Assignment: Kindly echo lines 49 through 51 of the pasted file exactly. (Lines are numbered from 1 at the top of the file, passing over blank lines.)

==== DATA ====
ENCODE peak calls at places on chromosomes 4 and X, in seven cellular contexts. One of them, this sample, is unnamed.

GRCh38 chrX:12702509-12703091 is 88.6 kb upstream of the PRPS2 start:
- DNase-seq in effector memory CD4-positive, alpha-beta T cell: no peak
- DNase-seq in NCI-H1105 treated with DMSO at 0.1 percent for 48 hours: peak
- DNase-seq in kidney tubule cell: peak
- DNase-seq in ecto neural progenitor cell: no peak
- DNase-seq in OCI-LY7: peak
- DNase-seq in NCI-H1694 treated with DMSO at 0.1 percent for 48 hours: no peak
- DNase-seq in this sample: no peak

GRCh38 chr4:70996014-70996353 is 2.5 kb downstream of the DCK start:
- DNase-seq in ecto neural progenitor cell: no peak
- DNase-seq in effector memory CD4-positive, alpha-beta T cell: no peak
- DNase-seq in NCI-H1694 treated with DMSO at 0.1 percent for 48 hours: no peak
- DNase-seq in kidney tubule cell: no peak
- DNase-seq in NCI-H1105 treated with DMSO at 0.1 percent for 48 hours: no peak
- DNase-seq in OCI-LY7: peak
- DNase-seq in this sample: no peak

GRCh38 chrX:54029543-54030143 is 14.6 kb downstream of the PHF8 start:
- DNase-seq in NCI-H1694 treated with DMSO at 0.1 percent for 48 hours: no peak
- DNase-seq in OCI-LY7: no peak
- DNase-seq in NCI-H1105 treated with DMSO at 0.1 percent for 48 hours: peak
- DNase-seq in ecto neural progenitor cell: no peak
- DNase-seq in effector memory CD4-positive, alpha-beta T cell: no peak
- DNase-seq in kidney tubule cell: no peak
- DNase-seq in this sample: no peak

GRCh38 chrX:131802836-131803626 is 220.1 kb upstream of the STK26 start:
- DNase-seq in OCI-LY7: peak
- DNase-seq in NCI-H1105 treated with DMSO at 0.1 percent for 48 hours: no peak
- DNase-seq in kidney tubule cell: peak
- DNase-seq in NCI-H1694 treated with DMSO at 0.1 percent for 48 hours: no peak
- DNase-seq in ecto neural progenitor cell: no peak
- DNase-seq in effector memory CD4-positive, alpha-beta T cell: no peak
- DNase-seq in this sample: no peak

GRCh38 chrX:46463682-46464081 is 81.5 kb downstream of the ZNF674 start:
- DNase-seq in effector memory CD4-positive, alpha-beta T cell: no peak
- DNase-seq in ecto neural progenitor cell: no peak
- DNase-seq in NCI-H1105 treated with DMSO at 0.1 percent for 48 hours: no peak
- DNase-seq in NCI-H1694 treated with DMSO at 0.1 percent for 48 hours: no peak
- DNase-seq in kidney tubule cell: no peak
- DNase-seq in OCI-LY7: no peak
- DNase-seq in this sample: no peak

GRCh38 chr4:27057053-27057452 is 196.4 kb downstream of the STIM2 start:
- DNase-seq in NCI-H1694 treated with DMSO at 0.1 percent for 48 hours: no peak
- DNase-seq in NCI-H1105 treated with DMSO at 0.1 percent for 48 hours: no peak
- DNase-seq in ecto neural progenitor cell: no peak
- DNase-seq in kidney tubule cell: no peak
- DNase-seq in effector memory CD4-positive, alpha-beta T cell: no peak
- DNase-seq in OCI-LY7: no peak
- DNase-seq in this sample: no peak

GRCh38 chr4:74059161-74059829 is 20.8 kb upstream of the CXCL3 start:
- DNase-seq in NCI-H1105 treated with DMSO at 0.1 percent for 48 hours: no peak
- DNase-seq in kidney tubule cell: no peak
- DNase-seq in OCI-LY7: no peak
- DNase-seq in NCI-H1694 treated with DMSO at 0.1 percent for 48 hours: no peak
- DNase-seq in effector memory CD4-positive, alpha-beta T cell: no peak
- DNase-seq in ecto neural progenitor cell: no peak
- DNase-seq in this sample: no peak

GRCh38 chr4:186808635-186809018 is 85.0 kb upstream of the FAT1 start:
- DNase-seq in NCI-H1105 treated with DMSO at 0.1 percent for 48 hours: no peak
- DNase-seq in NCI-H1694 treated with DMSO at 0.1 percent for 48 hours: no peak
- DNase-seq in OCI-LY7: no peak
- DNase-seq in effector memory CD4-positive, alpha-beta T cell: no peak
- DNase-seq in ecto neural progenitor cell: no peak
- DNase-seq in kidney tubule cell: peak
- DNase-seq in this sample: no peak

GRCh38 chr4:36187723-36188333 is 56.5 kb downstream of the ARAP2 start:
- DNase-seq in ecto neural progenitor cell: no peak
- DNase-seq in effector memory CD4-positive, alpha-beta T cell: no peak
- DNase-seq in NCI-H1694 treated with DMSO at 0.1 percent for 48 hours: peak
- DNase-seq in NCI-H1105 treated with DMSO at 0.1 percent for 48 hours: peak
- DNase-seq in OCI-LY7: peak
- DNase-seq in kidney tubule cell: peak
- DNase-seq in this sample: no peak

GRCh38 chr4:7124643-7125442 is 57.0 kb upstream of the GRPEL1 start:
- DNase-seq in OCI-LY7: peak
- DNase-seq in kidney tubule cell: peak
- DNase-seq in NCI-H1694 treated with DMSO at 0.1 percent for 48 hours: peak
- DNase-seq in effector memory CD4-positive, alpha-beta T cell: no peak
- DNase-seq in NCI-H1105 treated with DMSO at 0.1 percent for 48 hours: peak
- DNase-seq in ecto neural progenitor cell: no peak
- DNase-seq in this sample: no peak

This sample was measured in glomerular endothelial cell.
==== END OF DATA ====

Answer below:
- DNase-seq in this sample: no peak

GRCh38 chr4:74059161-74059829 is 20.8 kb upstream of the CXCL3 start:
- DNase-seq in NCI-H1105 treated with DMSO at 0.1 percent for 48 hours: no peak